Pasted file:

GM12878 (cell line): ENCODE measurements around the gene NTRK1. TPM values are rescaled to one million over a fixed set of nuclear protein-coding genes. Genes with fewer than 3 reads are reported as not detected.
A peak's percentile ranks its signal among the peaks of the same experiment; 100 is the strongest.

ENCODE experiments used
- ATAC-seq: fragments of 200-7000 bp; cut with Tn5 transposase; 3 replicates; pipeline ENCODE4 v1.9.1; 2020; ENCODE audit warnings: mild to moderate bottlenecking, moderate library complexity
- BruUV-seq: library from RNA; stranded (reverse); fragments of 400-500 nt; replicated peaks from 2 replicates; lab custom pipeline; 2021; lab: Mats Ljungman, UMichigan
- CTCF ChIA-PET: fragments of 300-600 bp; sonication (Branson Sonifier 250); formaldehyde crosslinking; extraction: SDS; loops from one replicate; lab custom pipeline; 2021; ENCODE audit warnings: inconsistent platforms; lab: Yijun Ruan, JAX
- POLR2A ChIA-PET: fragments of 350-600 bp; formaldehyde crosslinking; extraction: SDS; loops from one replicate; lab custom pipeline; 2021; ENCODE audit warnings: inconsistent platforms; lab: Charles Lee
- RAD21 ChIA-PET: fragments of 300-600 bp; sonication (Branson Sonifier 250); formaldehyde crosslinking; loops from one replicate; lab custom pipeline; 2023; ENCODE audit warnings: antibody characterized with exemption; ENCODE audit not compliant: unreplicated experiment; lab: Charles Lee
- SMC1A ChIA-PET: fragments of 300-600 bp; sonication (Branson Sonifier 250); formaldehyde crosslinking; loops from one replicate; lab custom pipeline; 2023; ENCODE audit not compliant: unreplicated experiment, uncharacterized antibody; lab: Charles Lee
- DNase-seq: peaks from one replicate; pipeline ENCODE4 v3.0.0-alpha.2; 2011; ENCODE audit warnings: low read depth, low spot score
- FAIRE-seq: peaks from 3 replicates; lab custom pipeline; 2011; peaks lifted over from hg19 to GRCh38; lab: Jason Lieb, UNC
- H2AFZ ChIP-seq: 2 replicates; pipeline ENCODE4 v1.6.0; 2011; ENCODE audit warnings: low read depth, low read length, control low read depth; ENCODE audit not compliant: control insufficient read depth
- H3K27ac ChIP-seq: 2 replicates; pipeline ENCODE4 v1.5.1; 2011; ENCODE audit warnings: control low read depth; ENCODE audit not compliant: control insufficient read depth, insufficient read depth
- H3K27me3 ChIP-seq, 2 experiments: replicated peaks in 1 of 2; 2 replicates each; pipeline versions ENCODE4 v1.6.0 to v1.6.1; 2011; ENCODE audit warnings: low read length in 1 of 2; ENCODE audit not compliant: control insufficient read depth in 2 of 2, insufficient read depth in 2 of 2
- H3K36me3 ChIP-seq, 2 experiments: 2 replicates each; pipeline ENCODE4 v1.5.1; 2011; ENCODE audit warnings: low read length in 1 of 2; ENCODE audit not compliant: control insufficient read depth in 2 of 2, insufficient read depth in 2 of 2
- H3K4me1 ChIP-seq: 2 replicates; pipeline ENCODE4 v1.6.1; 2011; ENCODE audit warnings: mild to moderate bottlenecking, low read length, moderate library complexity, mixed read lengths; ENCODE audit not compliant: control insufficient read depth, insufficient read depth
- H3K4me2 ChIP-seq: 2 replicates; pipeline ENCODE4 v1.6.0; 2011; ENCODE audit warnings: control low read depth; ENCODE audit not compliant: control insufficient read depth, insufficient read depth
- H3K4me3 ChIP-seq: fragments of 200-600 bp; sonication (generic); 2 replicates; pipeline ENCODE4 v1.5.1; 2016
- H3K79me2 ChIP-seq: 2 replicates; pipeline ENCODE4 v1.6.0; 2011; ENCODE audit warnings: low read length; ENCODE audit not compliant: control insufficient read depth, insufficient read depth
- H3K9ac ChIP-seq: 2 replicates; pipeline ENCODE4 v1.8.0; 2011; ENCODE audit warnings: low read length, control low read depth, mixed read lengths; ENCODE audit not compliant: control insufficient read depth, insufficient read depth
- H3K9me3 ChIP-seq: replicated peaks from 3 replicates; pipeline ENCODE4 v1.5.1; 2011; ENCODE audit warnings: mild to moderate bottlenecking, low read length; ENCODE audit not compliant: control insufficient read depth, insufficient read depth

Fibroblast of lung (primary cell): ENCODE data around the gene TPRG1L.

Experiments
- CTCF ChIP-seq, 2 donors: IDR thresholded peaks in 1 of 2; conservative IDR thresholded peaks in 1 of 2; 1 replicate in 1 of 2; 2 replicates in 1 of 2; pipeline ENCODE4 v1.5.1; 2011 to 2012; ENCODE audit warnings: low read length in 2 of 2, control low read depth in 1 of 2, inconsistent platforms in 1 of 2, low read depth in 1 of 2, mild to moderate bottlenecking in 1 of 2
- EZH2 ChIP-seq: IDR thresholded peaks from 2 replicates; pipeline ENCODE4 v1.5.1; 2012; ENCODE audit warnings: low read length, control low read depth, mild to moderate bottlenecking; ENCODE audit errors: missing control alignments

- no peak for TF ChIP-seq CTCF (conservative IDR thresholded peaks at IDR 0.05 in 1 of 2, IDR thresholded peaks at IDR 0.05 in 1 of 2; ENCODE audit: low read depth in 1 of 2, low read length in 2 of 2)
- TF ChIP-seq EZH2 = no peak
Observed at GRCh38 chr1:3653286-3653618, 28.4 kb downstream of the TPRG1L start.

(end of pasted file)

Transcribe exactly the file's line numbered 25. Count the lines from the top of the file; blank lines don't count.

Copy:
- EZH2 ChIP-seq: IDR thresholded peaks from 2 replicates; pipeline ENCODE4 v1.5.1; 2012; ENCODE audit warnings: low read length, control low read depth, mild to moderate bottlenecking; ENCODE audit errors: missing control alignments